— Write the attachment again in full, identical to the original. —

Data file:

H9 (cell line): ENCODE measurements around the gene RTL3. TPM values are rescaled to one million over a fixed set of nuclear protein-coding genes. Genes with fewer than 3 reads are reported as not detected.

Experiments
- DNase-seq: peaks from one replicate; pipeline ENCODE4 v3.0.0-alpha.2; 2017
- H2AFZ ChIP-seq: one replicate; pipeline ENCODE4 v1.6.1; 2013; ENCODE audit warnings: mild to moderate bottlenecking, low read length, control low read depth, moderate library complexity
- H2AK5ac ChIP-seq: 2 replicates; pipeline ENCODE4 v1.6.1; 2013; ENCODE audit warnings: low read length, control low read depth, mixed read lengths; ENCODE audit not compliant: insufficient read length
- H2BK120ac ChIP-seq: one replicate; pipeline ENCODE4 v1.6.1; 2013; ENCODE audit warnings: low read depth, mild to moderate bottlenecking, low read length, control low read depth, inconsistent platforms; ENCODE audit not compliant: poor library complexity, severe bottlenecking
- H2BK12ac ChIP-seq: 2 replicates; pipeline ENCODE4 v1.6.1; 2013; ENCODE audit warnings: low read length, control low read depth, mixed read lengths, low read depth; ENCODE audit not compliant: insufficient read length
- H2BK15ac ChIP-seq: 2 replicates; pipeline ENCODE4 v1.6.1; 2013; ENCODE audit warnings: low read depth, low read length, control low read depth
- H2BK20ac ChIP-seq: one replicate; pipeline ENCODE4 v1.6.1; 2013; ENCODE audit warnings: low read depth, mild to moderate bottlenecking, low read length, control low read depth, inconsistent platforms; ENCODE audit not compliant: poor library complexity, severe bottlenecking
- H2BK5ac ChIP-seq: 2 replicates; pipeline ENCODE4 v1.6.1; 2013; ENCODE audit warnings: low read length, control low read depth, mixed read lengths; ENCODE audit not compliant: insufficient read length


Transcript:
H9 (cell line): ENCODE measurements around the gene RTL3. TPM values are rescaled to one million over a fixed set of nuclear protein-coding genes. Genes with fewer than 3 reads are reported as not detected.

Experiments
- DNase-seq: peaks from one replicate; pipeline ENCODE4 v3.0.0-alpha.2; 2017
- H2AFZ ChIP-seq: one replicate; pipeline ENCODE4 v1.6.1; 2013; ENCODE audit warnings: mild to moderate bottlenecking, low read length, control low read depth, moderate library complexity
- H2AK5ac ChIP-seq: 2 replicates; pipeline ENCODE4 v1.6.1; 2013; ENCODE audit warnings: low read length, control low read depth, mixed read lengths; ENCODE audit not compliant: insufficient read length
- H2BK120ac ChIP-seq: one replicate; pipeline ENCODE4 v1.6.1; 2013; ENCODE audit warnings: low read depth, mild to moderate bottlenecking, low read length, control low read depth, inconsistent platforms; ENCODE audit not compliant: poor library complexity, severe bottlenecking
- H2BK12ac ChIP-seq: 2 replicates; pipeline ENCODE4 v1.6.1; 2013; ENCODE audit warnings: low read length, control low read depth, mixed read lengths, low read depth; ENCODE audit not compliant: insufficient read length
- H2BK15ac ChIP-seq: 2 replicates; pipeline ENCODE4 v1.6.1; 2013; ENCODE audit warnings: low read depth, low read length, control low read depth
- H2BK20ac ChIP-seq: one replicate; pipeline ENCODE4 v1.6.1; 2013; ENCODE audit warnings: low read depth, mild to moderate bottlenecking, low read length, control low read depth, inconsistent platforms; ENCODE audit not compliant: poor library complexity, severe bottlenecking
- H2BK5ac ChIP-seq: 2 replicates; pipeline ENCODE4 v1.6.1; 2013; ENCODE audit warnings: low read length, control low read depth, mixed read lengths; ENCODE audit not compliant: insufficient read length